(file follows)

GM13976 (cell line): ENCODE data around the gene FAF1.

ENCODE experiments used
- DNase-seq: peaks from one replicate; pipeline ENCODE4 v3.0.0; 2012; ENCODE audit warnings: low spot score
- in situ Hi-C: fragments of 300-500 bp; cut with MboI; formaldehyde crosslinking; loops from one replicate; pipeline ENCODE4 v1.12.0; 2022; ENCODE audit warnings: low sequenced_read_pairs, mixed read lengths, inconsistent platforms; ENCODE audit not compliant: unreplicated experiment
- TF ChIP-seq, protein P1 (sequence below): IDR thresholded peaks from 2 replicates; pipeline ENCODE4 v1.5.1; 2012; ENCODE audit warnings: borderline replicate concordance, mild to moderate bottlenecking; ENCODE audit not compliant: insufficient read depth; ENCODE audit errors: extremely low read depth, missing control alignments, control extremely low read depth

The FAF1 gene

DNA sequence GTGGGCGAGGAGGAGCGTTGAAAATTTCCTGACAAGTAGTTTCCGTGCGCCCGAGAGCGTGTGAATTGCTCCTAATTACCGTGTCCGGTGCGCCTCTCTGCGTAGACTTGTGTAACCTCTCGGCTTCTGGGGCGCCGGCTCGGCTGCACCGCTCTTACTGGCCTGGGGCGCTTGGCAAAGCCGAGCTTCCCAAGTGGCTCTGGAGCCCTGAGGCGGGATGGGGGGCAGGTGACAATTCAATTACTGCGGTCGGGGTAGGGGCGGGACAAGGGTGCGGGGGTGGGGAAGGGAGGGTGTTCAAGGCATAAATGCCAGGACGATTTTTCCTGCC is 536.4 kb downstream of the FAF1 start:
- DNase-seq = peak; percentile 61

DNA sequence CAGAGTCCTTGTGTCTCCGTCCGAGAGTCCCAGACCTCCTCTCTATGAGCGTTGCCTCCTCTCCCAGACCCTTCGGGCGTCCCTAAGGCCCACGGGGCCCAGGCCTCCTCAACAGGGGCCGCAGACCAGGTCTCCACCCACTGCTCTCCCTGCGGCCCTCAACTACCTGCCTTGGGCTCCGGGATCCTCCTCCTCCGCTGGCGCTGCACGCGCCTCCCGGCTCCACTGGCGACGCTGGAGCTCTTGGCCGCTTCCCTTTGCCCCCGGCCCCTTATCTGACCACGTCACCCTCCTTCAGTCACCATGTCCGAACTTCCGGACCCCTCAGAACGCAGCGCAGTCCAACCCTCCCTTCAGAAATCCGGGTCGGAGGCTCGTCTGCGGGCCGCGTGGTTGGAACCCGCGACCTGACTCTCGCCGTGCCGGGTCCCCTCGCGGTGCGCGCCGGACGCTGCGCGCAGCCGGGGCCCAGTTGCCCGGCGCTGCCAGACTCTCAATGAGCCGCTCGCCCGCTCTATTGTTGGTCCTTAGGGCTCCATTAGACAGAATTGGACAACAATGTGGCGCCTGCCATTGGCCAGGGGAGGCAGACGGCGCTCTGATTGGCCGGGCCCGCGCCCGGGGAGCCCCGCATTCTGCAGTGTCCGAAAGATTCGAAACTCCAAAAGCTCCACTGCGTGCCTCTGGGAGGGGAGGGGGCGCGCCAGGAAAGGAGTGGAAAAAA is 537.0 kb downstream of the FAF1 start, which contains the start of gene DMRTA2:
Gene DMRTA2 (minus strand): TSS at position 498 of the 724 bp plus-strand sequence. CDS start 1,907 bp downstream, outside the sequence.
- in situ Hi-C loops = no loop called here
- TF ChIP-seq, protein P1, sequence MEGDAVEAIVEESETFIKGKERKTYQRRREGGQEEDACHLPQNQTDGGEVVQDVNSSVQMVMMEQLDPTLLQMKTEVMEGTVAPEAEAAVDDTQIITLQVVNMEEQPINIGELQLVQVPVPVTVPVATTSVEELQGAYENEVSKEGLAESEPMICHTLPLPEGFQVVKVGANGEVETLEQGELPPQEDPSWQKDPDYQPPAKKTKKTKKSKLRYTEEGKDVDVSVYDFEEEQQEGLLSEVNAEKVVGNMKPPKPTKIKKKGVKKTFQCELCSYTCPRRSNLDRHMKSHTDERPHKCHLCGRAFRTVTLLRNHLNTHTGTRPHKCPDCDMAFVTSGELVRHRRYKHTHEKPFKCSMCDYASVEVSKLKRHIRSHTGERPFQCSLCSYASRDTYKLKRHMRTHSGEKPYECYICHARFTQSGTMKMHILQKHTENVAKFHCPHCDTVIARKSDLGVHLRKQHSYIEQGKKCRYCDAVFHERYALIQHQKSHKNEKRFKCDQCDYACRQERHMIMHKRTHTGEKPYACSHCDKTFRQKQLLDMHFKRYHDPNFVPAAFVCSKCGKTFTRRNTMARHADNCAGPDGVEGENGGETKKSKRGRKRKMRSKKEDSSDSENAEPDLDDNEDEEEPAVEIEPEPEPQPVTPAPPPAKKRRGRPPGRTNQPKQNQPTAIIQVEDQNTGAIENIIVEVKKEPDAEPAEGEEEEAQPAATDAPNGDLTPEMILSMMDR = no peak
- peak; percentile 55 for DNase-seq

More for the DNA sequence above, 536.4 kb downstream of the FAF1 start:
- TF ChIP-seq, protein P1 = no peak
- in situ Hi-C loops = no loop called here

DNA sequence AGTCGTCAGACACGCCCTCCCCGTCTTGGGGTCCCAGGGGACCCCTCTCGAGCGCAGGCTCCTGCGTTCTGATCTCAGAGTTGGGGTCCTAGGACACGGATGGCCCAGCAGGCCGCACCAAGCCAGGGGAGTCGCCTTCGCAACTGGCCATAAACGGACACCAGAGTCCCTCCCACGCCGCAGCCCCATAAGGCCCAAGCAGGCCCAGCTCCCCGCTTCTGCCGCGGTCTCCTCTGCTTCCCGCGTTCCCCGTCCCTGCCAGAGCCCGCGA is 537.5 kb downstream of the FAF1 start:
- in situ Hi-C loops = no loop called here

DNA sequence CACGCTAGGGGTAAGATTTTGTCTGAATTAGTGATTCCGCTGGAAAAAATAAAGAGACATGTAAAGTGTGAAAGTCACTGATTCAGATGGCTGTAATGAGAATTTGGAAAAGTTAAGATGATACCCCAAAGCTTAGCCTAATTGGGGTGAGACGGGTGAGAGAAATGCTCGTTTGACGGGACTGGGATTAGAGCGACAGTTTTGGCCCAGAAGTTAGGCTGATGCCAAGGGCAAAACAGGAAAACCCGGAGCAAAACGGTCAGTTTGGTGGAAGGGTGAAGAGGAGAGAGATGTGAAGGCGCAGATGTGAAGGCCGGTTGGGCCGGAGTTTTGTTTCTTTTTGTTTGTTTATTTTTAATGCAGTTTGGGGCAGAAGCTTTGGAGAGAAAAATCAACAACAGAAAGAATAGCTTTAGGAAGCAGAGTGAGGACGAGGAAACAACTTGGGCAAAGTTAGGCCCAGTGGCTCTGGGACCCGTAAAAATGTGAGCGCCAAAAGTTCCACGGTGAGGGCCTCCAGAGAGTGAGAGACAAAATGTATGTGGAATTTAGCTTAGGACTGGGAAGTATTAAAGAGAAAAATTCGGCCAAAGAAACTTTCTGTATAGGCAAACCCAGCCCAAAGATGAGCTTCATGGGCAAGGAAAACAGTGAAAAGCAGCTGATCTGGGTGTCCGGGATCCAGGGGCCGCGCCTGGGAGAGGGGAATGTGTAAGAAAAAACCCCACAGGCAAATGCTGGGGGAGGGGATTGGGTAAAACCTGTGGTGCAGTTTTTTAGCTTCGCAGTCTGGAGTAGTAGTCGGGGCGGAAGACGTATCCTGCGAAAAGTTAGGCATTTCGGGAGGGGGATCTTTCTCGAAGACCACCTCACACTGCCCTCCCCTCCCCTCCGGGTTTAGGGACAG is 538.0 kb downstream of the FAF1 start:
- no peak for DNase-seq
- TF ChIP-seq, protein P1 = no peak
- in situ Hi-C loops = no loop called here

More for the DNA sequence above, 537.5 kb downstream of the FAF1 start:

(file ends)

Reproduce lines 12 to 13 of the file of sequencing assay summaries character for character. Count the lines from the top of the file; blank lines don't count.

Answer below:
- TF ChIP-seq, protein P1, sequence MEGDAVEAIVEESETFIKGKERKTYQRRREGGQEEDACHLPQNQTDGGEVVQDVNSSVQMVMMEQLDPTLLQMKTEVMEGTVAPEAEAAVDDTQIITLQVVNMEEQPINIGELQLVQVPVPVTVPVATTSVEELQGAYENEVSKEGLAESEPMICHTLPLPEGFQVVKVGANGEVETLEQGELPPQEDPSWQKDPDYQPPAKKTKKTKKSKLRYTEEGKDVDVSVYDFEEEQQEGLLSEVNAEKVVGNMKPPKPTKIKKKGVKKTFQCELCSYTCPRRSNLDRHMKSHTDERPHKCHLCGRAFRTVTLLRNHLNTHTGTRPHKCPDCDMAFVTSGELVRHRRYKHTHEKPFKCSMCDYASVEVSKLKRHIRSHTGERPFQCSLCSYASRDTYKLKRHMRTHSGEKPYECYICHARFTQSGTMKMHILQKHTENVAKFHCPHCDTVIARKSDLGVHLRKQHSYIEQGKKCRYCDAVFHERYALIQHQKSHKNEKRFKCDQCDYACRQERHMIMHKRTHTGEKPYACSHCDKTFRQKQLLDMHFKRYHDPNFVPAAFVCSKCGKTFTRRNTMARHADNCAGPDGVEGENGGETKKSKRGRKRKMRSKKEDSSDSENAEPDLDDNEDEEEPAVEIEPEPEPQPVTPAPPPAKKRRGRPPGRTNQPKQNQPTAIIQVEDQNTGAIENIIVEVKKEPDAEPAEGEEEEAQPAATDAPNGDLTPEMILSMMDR = no peak
- peak; percentile 55 for DNase-seq